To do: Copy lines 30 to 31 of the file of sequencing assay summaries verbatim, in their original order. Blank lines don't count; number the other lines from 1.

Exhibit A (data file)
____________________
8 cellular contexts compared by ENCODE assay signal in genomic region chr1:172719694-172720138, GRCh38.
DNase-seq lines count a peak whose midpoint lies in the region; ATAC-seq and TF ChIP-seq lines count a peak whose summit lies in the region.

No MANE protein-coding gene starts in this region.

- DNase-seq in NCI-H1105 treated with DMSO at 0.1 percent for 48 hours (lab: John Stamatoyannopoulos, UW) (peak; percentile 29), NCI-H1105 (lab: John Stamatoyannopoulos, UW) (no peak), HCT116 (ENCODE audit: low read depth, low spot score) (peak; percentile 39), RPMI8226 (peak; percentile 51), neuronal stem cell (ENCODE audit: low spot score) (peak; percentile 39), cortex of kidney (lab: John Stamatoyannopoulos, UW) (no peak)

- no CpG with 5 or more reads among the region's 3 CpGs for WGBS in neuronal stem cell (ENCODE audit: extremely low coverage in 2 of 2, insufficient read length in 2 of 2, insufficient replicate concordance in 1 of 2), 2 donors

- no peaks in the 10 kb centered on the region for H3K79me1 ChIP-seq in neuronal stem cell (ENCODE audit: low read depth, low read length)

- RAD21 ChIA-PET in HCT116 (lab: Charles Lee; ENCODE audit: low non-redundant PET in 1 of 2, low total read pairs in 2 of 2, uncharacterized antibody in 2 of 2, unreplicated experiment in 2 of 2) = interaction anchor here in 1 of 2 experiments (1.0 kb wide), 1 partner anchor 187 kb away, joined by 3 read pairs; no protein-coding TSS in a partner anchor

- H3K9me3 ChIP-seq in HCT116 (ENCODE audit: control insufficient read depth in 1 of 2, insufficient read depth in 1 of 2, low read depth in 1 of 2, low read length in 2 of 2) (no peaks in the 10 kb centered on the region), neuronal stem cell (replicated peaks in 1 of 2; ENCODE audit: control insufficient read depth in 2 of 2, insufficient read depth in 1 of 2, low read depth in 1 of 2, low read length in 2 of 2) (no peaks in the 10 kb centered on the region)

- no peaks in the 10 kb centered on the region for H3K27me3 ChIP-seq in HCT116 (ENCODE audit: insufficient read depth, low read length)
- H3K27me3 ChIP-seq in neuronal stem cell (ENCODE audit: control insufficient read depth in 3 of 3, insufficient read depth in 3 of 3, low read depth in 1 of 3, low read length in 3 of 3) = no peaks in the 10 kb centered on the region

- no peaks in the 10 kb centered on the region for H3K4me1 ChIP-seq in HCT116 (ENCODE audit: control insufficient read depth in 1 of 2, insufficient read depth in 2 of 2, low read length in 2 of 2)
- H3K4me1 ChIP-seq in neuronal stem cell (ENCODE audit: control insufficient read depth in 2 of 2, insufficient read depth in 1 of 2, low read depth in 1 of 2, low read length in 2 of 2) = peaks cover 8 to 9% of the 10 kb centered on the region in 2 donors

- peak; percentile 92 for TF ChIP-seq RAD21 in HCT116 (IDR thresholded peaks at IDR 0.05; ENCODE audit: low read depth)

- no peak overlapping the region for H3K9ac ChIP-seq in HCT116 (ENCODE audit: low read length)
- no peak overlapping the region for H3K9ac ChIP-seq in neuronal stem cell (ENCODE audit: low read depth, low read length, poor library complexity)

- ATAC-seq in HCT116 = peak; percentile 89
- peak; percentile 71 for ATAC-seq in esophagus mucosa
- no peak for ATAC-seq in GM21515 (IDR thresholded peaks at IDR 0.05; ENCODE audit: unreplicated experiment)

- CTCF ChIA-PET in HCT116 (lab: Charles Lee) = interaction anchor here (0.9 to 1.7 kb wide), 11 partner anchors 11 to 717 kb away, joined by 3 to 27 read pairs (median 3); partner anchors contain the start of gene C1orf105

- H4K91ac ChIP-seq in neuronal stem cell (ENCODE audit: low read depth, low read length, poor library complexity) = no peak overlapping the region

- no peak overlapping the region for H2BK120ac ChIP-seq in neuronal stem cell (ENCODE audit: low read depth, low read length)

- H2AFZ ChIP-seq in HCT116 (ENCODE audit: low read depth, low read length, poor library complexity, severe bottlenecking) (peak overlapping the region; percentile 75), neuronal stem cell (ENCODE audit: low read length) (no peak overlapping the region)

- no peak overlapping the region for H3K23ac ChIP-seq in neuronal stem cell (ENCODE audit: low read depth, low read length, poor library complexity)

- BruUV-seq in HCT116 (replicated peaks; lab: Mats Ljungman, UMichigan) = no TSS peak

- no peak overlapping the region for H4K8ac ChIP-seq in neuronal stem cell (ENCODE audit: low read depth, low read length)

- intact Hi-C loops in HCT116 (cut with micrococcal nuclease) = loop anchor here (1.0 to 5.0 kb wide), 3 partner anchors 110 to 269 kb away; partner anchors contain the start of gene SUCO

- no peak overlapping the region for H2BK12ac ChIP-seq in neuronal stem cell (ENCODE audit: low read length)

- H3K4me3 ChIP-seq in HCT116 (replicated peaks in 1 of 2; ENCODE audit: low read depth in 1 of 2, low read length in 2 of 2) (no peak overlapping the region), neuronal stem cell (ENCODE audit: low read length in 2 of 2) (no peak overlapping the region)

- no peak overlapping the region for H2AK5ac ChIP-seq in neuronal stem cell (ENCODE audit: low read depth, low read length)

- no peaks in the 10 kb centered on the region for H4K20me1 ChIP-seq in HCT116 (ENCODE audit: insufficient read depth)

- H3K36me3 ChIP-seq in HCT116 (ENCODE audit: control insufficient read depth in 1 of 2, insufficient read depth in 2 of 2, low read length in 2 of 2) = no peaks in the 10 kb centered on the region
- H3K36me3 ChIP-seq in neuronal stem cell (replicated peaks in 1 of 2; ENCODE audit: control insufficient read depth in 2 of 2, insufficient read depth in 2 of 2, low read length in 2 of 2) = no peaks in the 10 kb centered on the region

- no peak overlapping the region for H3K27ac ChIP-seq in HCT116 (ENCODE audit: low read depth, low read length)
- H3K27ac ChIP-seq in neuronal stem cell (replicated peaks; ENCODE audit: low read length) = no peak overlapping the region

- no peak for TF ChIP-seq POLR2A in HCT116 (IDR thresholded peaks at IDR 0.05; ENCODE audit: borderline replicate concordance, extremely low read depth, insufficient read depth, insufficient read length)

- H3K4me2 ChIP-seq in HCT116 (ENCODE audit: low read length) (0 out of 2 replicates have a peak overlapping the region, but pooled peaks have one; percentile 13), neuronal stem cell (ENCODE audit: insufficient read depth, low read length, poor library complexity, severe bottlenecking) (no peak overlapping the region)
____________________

- no peaks in the 10 kb centered on the region for H4K20me1 ChIP-seq in HCT116 (ENCODE audit: insufficient read depth)

- H3K36me3 ChIP-seq in HCT116 (ENCODE audit: control insufficient read depth in 1 of 2, insufficient read depth in 2 of 2, low read length in 2 of 2) = no peaks in the 10 kb centered on the region